Tag Archives: dining

Enjoy the flavors of the Great River Road

Thursday, August 23, 2018

All summer long, we’ve been talking about the Flavors of the Great River Road, from farm-to-table restaurants and wineries with scenic views to classic recipes and can’t-miss dishes.

We’ve given you travelers’ recommendations for the best places to visit when you’re traveling along the Mississippi River. (Be sure to share your own here.)

And we’ve broken down the best flavors of the Great River Road state-by-state. Here’s a look at the top flavors from each state along America’s greatest drive.

Planning a foodie getaway along the Mississippi River? Order your free 10-state Great River Road map or download our Drive the Great River Road app.

Flavors of the Great River Road: Missouri

Tuesday, July 24, 2018

mark twain brewery hannibal missouriExploring the Great River Road in Missouri will take you alongside scenic bluffs, through historic towns and into the bustling metropolis of St. Louis. It’s enough to make anyone hungry—here are some places to find some uniquely Missouri food in the Gateway City and beyond.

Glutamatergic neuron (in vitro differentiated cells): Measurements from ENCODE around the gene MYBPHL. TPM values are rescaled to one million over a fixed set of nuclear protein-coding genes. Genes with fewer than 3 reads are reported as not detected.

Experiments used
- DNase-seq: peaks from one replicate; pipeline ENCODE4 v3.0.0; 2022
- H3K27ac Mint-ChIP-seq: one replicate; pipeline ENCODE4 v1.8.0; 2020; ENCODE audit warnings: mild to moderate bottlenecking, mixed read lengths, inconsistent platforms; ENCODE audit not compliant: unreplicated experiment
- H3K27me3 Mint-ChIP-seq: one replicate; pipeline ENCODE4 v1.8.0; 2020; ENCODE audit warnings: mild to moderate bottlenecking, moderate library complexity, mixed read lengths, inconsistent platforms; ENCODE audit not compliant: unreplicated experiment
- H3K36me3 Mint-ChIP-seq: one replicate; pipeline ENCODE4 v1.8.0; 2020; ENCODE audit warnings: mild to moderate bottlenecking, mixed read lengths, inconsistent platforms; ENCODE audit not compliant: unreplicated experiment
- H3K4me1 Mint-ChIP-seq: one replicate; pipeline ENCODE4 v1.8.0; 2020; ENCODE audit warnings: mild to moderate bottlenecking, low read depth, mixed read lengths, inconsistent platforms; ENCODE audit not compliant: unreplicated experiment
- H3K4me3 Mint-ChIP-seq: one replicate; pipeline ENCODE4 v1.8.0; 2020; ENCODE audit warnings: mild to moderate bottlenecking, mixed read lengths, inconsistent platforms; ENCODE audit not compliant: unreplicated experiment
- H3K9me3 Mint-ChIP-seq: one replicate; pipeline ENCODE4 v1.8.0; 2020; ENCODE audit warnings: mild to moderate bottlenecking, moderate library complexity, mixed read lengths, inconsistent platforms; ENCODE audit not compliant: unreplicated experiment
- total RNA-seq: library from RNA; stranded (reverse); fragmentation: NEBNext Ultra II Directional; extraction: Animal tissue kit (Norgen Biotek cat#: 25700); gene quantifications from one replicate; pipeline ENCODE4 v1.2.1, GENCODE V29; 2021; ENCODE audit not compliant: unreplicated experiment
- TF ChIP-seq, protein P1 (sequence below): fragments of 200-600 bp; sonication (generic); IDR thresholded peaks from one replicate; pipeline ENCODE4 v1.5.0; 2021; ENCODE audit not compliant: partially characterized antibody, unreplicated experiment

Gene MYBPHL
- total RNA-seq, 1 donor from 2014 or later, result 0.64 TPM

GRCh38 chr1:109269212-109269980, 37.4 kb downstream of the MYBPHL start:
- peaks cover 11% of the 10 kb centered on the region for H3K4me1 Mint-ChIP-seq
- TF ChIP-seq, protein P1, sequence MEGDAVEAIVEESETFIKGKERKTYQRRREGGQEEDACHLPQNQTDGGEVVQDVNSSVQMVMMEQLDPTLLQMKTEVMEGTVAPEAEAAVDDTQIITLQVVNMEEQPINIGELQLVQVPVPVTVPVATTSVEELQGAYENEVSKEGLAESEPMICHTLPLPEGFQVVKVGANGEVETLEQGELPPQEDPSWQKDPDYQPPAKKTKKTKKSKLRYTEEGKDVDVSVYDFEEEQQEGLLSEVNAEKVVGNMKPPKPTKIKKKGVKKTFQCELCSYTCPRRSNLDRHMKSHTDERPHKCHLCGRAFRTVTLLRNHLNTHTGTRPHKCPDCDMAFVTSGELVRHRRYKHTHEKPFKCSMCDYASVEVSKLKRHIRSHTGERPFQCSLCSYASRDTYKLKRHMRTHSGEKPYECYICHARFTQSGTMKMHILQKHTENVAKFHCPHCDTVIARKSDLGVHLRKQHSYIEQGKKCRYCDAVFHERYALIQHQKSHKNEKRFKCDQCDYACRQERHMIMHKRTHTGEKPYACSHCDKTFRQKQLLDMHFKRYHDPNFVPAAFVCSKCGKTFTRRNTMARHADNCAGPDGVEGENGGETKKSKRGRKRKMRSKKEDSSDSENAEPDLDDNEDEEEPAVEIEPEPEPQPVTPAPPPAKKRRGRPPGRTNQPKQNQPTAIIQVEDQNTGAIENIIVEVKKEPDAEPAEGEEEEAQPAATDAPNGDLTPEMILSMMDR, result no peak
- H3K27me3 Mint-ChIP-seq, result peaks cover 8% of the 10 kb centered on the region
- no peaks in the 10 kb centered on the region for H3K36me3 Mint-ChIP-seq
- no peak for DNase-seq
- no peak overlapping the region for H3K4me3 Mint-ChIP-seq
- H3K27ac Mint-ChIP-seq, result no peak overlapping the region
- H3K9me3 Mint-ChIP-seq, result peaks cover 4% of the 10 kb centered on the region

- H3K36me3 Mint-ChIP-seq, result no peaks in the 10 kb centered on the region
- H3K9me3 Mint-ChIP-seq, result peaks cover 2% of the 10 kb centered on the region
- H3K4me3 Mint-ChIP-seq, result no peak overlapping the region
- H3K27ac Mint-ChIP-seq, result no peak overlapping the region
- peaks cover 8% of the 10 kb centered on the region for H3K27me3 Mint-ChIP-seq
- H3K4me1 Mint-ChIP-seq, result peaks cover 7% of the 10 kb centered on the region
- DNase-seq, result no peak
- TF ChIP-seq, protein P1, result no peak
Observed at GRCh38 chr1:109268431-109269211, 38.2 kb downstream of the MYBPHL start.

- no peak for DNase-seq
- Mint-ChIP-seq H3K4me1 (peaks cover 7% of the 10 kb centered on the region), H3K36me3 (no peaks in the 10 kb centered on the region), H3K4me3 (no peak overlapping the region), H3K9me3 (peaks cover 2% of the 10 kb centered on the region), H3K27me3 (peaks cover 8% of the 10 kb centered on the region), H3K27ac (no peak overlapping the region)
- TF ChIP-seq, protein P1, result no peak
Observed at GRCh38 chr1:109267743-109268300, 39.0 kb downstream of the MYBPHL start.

Hot Salami Sandwich

During the 20th century, St. Louis’s Italian neighborhood, The Hill, was a go-to for anyone looking for authentic cuisine d’Italia. Gioia’s Deli, one of the few remaining odes to The Hill’s glory days, opened its doors in 1918 and became famous for the hot salami sandwich. It’s no wonder this tried-and-true favorite has been named best sandwich in the city for years, as it’s served on a delicious garlic cheese bread and finished off with a spicy giardiniera. Get a taste of St. Louis’ cultural history and the famous hot salami sandwich during your visit and you’ll be a Gioia’s fan for life.

Gooey Butter Cake

It’s safe to say gooey butter cake is one of history’s tastiest mistakes. In the 1930s, a new employee at a St. Louis bakery accidentally swapped proportions of flour and butter in a cake recipe, and gooey butter cake was the result. Surprisingly, the dessert became a local favorite and bakeries around the city began mimicking the recipe. Try it at Park Avenue Coffee, a local chain that offers over 70 flavors of gooey butter cake.

St. Louis-style pizzast louis style pizza